Jack Engler interview “You have to be somebody before you can be nobody”

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Jack Engler “You have to be somebody before you can be nobody” Extract of interview with Andrew Cohen http://www.enlightennext.org/magazine/j17/engler.asp?page=2 AC: You felt that people were trying to avoid facing certain parts of themselves by focusing their attention exclusively on enlightenment and spiritual practice? JE: That's right. So the intent of my statement was to address that issue. But then, in that article, I tried to elaborate it further in terms of a linear developmental model. I wouldn't do that in the same way today because now I think our spiritual life and our psychological life are much more interwoven. I think the statement still has value in the way I originally meant it, but I would take it out of this tight psychological model of human development where we first have to develop a sense of self and then we will be able to see through the illusion of self. AC: So in other words, development doesn't have an absolute or rigid structure. You're saying now that the strengthening of the ego in the positive sense—as this organizing principle—and the questioning of its ultimate validity could occur simultaneously? JE: People who are doing a lot of spiritual practice and who don't have much experience with therapy think that therapy somehow inevitably strengthens self-grasping or ego. But my experience with therapy, when it's successful and done well, is that it does just the opposite. It doesn't bring you to the point of seeing through the inherent illusion of seeing yourself as a separate entity, and it doesn't bring you to the kind of total freedom that spiritual practice promises. That's clear. And it doesn't pretend to. But if it's done well and it's successful, I think it really does relativize the way you hold yourself. You don't hold yourself so tightly and you're not so wedded to concepts of who you are. It begins to loosen up all your fixed ideas of self and in that way can contribute to growth in spiritual practice also. So I don't see one as tightening the ego and the other as loosening it. I see them both working in the same direction. And I see it much more as an interweaving of personal work and spiritual work. It's just that therapy doesn't take it to the depth that spiritual practice does. AC: Could you please explain what you mean when you say that our evolution, for lack of a better word, is a combination of personal and spiritual work? What do you mean by one, and what do you mean by the other? JE: Well, personal work has to do with our own individual life history, our own individual narrative, and whatever unfinished business we're carrying from that. It has to do with personality and social functioning, relationship issues, work issues. These issues come up in Buddhist mindfulness practice—and probably from time to time in all practices. The different traditions work with them in different ways, and some don't work with them at all. Zen doesn't, for instance. And that's fine for the goals that Zen sets itself. The ultimate spiritual goals don't have to do so much with personality and personal functioning. They have to do with liberation from all those deep-rooted causes of suffering in the mind—in all of our minds. These universal causes of self-generated suffering—fear, greed, anger, self-deception, shame, doubt—get filtered and expressed through personality and personal history, but they exert an influence at a level prior to their elaboration in individual behavior. They are universal; they're not unique to any one particular individual. But facing universal issues means facing personal and particular issues. As I've understood it in my own work and as I've seen it in clients who come to me for therapy as well as students in the meditation hall, it basically means, in the simplest possible way, facing whatever we haven't been able to face. Spiritual practice demands that we do that in one way, and personal work and therapy demand we do it in another. To the extent that anything hasn't been faced, it's going to continue to plague us and cause problems for ourselves and others. AC: Absolutely. JE: So, in a general way, that's how I understand the interweaving of personal and spiritual work. It's continuing to uncover the blocks, the resistances, the ways in which we cause suffering to ourselves and others. (...) AC: Okay. But my whole point is that the absolute or liberated perspective provides a completely different context in which to view and have a relationship with every aspect of our humanity. JE: You see, a lot of the Indian practitioners I met when I was doing research in Calcutta had suffered extreme trauma in their lives, just like many Western students. Really bad stuff. And some of them had reached pretty deep levels of enlightenment. No one claimed or presented themselves as having completed the path, but they had attained fairly deep levels. But it was clear that even with the shift occurring that you described, there was still a lot of personal suffering in their lives that they were going through and that had not been addressed—and was not getting addressed. And we see that in a lot of Western students and Western teachers. They've had their kensho experiences, their enlightenment experiences, and they're going down like flies. They're still misbehaving, sometimes outrageously so. They're still engaging in a lot of misconduct around—what else?—money, sex and power. So there's still a lot of personal work to be done. The only alternative position I think you can take is: Do more practice! Get more deeply enlightened. Go to the end of the path, and then none of this will ultimately be a problem for you. Well, I suppose that's a defensible position. In principle that's what should happen. I've just never seen it. Maybe I just don't know people who've gone to the end of the path. There ain't too many of them around. AC: That's true. JE: Even in the case of very deeply enlightened teachers, there is a lot of meshuganah [crazy] stuff that they can be involved in. AC: I know. And that creates a lot of doubt about the possibility of any kind of transformation that can express an attainment or stabilization in a perspective that is absolute. JE: I guess the only thing you can say is that, short of full and complete freedom, there's personal work to do. And you either do it or you don't. AC: You said earlier that in the deeper levels of spiritual practice and experience, there is a transcendence or a letting go that occurs on a deeper level than that of the personality. It's a level that you said was universal. JE: Right. AC: So don't you think we could say that ideally, from a certain point of view, if that letting go was occurring on the deeper or more universal layers of being, automatically there would be a liberation from the compulsive fixation on the personal—because in that experience of deeper letting go, there would be a simultaneous recognition of the ultimate unreality and emptiness of the personal fixation and all the suffering that it creates? JE: Again, it just doesn't seem to work that way. If you look at what the Theravada Buddhist tradition, for instance, claims happens when one has gone to the end, then yes, what it describes as the final outcome of spiritual practice is that all forms of selfgenerated suffering end, including personal suffering. But one of the things I've always found very credible in the Theravada tradition is that you don't get full freedom all at once. It comes by stages or increments. There are four different experiences of enlightenment. And the earliest stages are still compatible with a lot of personal meshugas [craziness] and ways in which we can still create problems for ourselves and others. So the ground shifts, and the relationship to self and to experience shifts. But it doesn't shift completely and all at once. In these four experiences of enlightenment, the path to each is basically the same, but what's different are the "fetters" or the samyojanas that are extinguished in each enlightenment experience. These fetters are the root sources of inner suffering, and a different set of fetters is extinguished in each one of the four enlightenment experiences —extinguished irreversibly, permanently, according to the testimony of practitioners. No therapist, incidentally, would ever claim changes in therapy are irreversible! The progression in extinguishing these fetters fascinates me as a psychologist. The first set of fetters that are extinguished are basically cognitive in nature—what a cognitive psychologist would call "maladaptive cognitions" or "core beliefs." In extinguishing these misguided beliefs about who we are, our basic understanding and perspective changes. But simply extinguishing basic beliefs and assumptions doesn't automatically shift the underlying motivations, impulses and emotions that can still drive us to act in ways that create suffering. Cognitively, we may relate to our experience differently, yet we can continue to act in the same neurotic ways. Not to the same extent, perhaps, but basically we can still find ourselves acting in unskillful ways that create a lot of problems. The second set of fetters reaches deeper into the psyche, into the affective or motivational bases of behavior. Motivations, impulses and affects are much more difficult to shift than cognitions and beliefs. The last set of fetters is extinguished at the fourth and final stage of enlightenment. The core of this group is called mana or "conceit." This is a remnant of the tendency to compare self with others—the root of narcissism. The last fetters really have to do with rooting out the final residues of narcissistic attachment to self from the mind. And that's more difficult to shift than the affective or motivational bases of behavior. The same progression happens in therapy. Cognitions, beliefs, perspectives change first. Core drives, motivations and impulses are much harder to change. Hardest of all to change is narcissistic investment in the self. So when you say that ideally the realization of emptiness should free one from personal neurotic problems, I don't think it's that simple. I think the shifts take place in stages. What the tradition describes and what we've learned in therapy are exactly the same progression. That shift doesn't take place all at once. I was reading something the other day in Philip Kapleau Roshi's book Zen Dawn in the West. A student asks him a similar question about kensho, and Kapleau replies, "Kensho doesn't eliminate character. If anything, kensho makes character failings more obvious." He's talking about his own experience and his experience with his students. But he's also talking about the first experience of kensho. The Zen tradition has always said there can be little kensho and great kensho. The opening can be small or it can be large, but it's still just a first glimpse of enlightenment. My teacher, Anagarika Munindra, used to call it "a little bit of enlightenment." That first glimpse doesn't shift everything. AC: My last question is: Do you think that the Buddha would have been a better teacher if he had undergone psychotherapy and had Western psychotherapeutic training? JE: Oh, how to answer that? The answer is no. The Buddha did both spiritual and personal work for eons, if you believe the stories. So what we see in this one lifetime is just a teeny tip of the iceberg of what went into his realization. And how much you want to conclude from that is risky. But he wasn't addressing directly the kind of problems that people bring into therapy. People would bring those kinds of problems to him occasionally, their different kinds of unhappiness. But the level on which he addressed them was very different than the level on which a therapist would address them. AC: But my question is, do you think the Buddha would have been a better teacher if he'd undergone psychotherapy and had Western therapeutic training? Transpersonal theory suggests that the Eastern enlightenment teachings presume a certain level of psychological health and development or ego strength as a prerequisite for spiritual practice, and that the Eastern teachings don't really have any knowledge or understanding about the earlier stages of childhood and ego development. The criticism is that the Eastern teachings alone are insufficient to address many of the emotional and psychological needs that a lot of people have because they are simply not taken into account. So if this is true, we could say that obviously in the Buddhist teaching, this dimension of ego or self-development isn't really addressed. Are you saying that in spite of that, you feel that the Buddha wouldn't have been a better teacher, that there was nothing missing from his teaching? JE: If the Buddha had been born in Brooklyn, like all enlightened teachers these days, it would seem to be a prerequisite. If he had been born in Brooklyn, then I would say that if he had some experience of psychotherapy, it would probably help him to teach Western students! But he was a man of his time and his culture, and that wasn't necessary. Those personal issues were handled by other roles in the society—whether it was shamans or rainmakers or midwives or whoever. It wasn't that there was no one around to address them.But the Buddha himself had no need for psychotherapy. Not everybody needs psychotherapy. God help us!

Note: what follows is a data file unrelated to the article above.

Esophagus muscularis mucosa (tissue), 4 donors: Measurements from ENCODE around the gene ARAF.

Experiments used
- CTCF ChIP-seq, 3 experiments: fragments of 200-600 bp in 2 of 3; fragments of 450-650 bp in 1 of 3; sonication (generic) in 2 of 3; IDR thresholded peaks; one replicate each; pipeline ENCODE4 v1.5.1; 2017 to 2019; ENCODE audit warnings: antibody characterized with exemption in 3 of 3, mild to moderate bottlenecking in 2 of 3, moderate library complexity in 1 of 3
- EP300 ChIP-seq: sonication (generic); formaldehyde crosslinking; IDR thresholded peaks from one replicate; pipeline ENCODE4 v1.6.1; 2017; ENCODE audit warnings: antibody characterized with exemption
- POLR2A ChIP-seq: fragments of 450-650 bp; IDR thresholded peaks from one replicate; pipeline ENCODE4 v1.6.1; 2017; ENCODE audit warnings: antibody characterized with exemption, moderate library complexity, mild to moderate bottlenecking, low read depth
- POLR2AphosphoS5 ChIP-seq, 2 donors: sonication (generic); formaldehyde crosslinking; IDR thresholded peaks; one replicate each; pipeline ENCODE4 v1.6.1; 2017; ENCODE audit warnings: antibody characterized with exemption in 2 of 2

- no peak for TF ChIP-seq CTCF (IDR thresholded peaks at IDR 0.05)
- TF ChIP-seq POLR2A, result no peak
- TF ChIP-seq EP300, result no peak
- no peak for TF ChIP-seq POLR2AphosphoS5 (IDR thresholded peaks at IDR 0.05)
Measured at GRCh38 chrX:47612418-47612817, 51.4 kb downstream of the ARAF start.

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Jack Engler “You have to be somebody before you can be nobody” Extract of interview with Andrew Cohen http://www.enlightennext.org/magazine/j17/engler.asp?page=2 AC: You felt that people were trying to avoid facing certain parts of themselves by focusing their attention exclusively on enlightenment and spiritual practice? JE: That's right. So the intent of my statement was to address that issue. But then, in that article, I tried to elaborate it further in terms of a linear developmental model. I wouldn't do that in the same way today because now I think our spiritual life and our psychological life are much more interwoven. I think the statement still has value in the way I originally meant it, but I would take it out of this tight psychological model of human development where we first have to develop a sense of self and then we will be able to see through the illusion of self. AC: So in other words, development doesn't have an absolute or rigid structure. You're saying now that the strengthening of the ego in the positive sense—as this organizing principle—and the questioning of its ultimate validity could occur simultaneously? JE: People who are doing a lot of spiritual practice and who don't have much experience with therapy think that therapy somehow inevitably strengthens self-grasping or ego. But my experience with therapy, when it's successful and done well, is that it does just the opposite. It doesn't bring you to the point of seeing through the inherent illusion of seeing yourself as a separate entity, and it doesn't bring you to the kind of total freedom that spiritual practice promises. That's clear. And it doesn't pretend to. But if it's done well and it's successful, I think it really does relativize the way you hold yourself. You don't hold yourself so tightly and you're not so wedded to concepts of who you are. It begins to loosen up all your fixed ideas of self and in that way can contribute to growth in spiritual practice also. So I don't see one as tightening the ego and the other as loosening it. I see them both working in the same direction. And I see it much more as an interweaving of personal work and spiritual work. It's just that therapy doesn't take it to the depth that spiritual practice does. AC: Could you please explain what you mean when you say that our evolution, for lack of a better word, is a combination of personal and spiritual work? What do you mean by one, and what do you mean by the other? JE: Well, personal work has to do with our own individual life history, our own individual narrative, and whatever unfinished business we're carrying from that. It has to do with personality and social functioning, relationship issues, work issues. These issues come up in Buddhist mindfulness practice—and probably from time to time in all practices. The different traditions work with them in different ways, and some don't work with them at all. Zen doesn't, for instance. And that's fine for the goals that Zen sets itself. The ultimate spiritual goals don't have to do so much with personality and personal functioning. They have to do with liberation from all those deep-rooted causes of suffering in the mind—in all of our minds. These universal causes of self-generated suffering—fear, greed, anger, self-deception, shame, doubt—get filtered and expressed through personality and personal history, but they exert an influence at a level prior to their elaboration in individual behavior. They are universal; they're not unique to any one particular individual. But facing universal issues means facing personal and particular issues. As I've understood it in my own work and as I've seen it in clients who come to me for therapy as well as students in the meditation hall, it basically means, in the simplest possible way, facing whatever we haven't been able to face. Spiritual practice demands that we do that in one way, and personal work and therapy demand we do it in another. To the extent that anything hasn't been faced, it's going to continue to plague us and cause problems for ourselves and others. AC: Absolutely. JE: So, in a general way, that's how I understand the interweaving of personal and spiritual work. It's continuing to uncover the blocks, the resistances, the ways in which we cause suffering to ourselves and others. (...) AC: Okay. But my whole point is that the absolute or liberated perspective provides a completely different context in which to view and have a relationship with every aspect of our humanity. JE: You see, a lot of the Indian practitioners I met when I was doing research in Calcutta had suffered extreme trauma in their lives, just like many Western students. Really bad stuff. And some of them had reached pretty deep levels of enlightenment. No one claimed or presented themselves as having completed the path, but they had attained fairly deep levels. But it was clear that even with the shift occurring that you described, there was still a lot of personal suffering in their lives that they were going through and that had not been addressed—and was not getting addressed. And we see that in a lot of Western students and Western teachers. They've had their kensho experiences, their enlightenment experiences, and they're going down like flies. They're still misbehaving, sometimes outrageously so. They're still engaging in a lot of misconduct around—what else?—money, sex and power. So there's still a lot of personal work to be done. The only alternative position I think you can take is: Do more practice! Get more deeply enlightened. Go to the end of the path, and then none of this will ultimately be a problem for you. Well, I suppose that's a defensible position. In principle that's what should happen. I've just never seen it. Maybe I just don't know people who've gone to the end of the path. There ain't too many of them around. AC: That's true. JE: Even in the case of very deeply enlightened teachers, there is a lot of meshuganah [crazy] stuff that they can be involved in. AC: I know. And that creates a lot of doubt about the possibility of any kind of transformation that can express an attainment or stabilization in a perspective that is absolute. JE: I guess the only thing you can say is that, short of full and complete freedom, there's personal work to do. And you either do it or you don't. AC: You said earlier that in the deeper levels of spiritual practice and experience, there is a transcendence or a letting go that occurs on a deeper level than that of the personality. It's a level that you said was universal. JE: Right. AC: So don't you think we could say that ideally, from a certain point of view, if that letting go was occurring on the deeper or more universal layers of being, automatically there would be a liberation from the compulsive fixation on the personal—because in that experience of deeper letting go, there would be a simultaneous recognition of the ultimate unreality and emptiness of the personal fixation and all the suffering that it creates? JE: Again, it just doesn't seem to work that way. If you look at what the Theravada Buddhist tradition, for instance, claims happens when one has gone to the end, then yes, what it describes as the final outcome of spiritual practice is that all forms of selfgenerated suffering end, including personal suffering. But one of the things I've always found very credible in the Theravada tradition is that you don't get full freedom all at once. It comes by stages or increments. There are four different experiences of enlightenment. And the earliest stages are still compatible with a lot of personal meshugas [craziness] and ways in which we can still create problems for ourselves and others. So the ground shifts, and the relationship to self and to experience shifts. But it doesn't shift completely and all at once. In these four experiences of enlightenment, the path to each is basically the same, but what's different are the "fetters" or the samyojanas that are extinguished in each enlightenment experience. These fetters are the root sources of inner suffering, and a different set of fetters is extinguished in each one of the four enlightenment experiences —extinguished irreversibly, permanently, according to the testimony of practitioners. No therapist, incidentally, would ever claim changes in therapy are irreversible! The progression in extinguishing these fetters fascinates me as a psychologist. The first set of fetters that are extinguished are basically cognitive in nature—what a cognitive psychologist would call "maladaptive cognitions" or "core beliefs." In extinguishing these misguided beliefs about who we are, our basic understanding and perspective changes. But simply extinguishing basic beliefs and assumptions doesn't automatically shift the underlying motivations, impulses and emotions that can still drive us to act in ways that create suffering. Cognitively, we may relate to our experience differently, yet we can continue to act in the same neurotic ways. Not to the same extent, perhaps, but basically we can still find ourselves acting in unskillful ways that create a lot of problems. The second set of fetters reaches deeper into the psyche, into the affective or motivational bases of behavior. Motivations, impulses and affects are much more difficult to shift than cognitions and beliefs. The last set of fetters is extinguished at the fourth and final stage of enlightenment. The core of this group is called mana or "conceit." This is a remnant of the tendency to compare self with others—the root of narcissism. The last fetters really have to do with rooting out the final residues of narcissistic attachment to self from the mind. And that's more difficult to shift than the affective or motivational bases of behavior. The same progression happens in therapy. Cognitions, beliefs, perspectives change first. Core drives, motivations and impulses are much harder to change. Hardest of all to change is narcissistic investment in the self. So when you say that ideally the realization of emptiness should free one from personal neurotic problems, I don't think it's that simple. I think the shifts take place in stages. What the tradition describes and what we've learned in therapy are exactly the same progression. That shift doesn't take place all at once. I was reading something the other day in Philip Kapleau Roshi's book Zen Dawn in the West. A student asks him a similar question about kensho, and Kapleau replies, "Kensho doesn't eliminate character. If anything, kensho makes character failings more obvious." He's talking about his own experience and his experience with his students. But he's also talking about the first experience of kensho. The Zen tradition has always said there can be little kensho and great kensho. The opening can be small or it can be large, but it's still just a first glimpse of enlightenment. My teacher, Anagarika Munindra, used to call it "a little bit of enlightenment." That first glimpse doesn't shift everything. AC: My last question is: Do you think that the Buddha would have been a better teacher if he had undergone psychotherapy and had Western psychotherapeutic training? JE: Oh, how to answer that? The answer is no. The Buddha did both spiritual and personal work for eons, if you believe the stories. So what we see in this one lifetime is just a teeny tip of the iceberg of what went into his realization. And how much you want to conclude from that is risky. But he wasn't addressing directly the kind of problems that people bring into therapy. People would bring those kinds of problems to him occasionally, their different kinds of unhappiness. But the level on which he addressed them was very different than the level on which a therapist would address them. AC: But my question is, do you think the Buddha would have been a better teacher if he'd undergone psychotherapy and had Western therapeutic training? Transpersonal theory suggests that the Eastern enlightenment teachings presume a certain level of psychological health and development or ego strength as a prerequisite for spiritual practice, and that the Eastern teachings don't really have any knowledge or understanding about the earlier stages of childhood and ego development. The criticism is that the Eastern teachings alone are insufficient to address many of the emotional and psychological needs that a lot of people have because they are simply not taken into account. So if this is true, we could say that obviously in the Buddhist teaching, this dimension of ego or self-development isn't really addressed. Are you saying that in spite of that, you feel that the Buddha wouldn't have been a better teacher, that there was nothing missing from his teaching? JE: If the Buddha had been born in Brooklyn, like all enlightened teachers these days, it would seem to be a prerequisite. If he had been born in Brooklyn, then I would say that if he had some experience of psychotherapy, it would probably help him to teach Western students! But he was a man of his time and his culture, and that wasn't necessary. Those personal issues were handled by other roles in the society—whether it was shamans or rainmakers or midwives or whoever. It wasn't that there was no one around to address them.But the Buddha himself had no need for psychotherapy. Not everybody needs psychotherapy. God help us!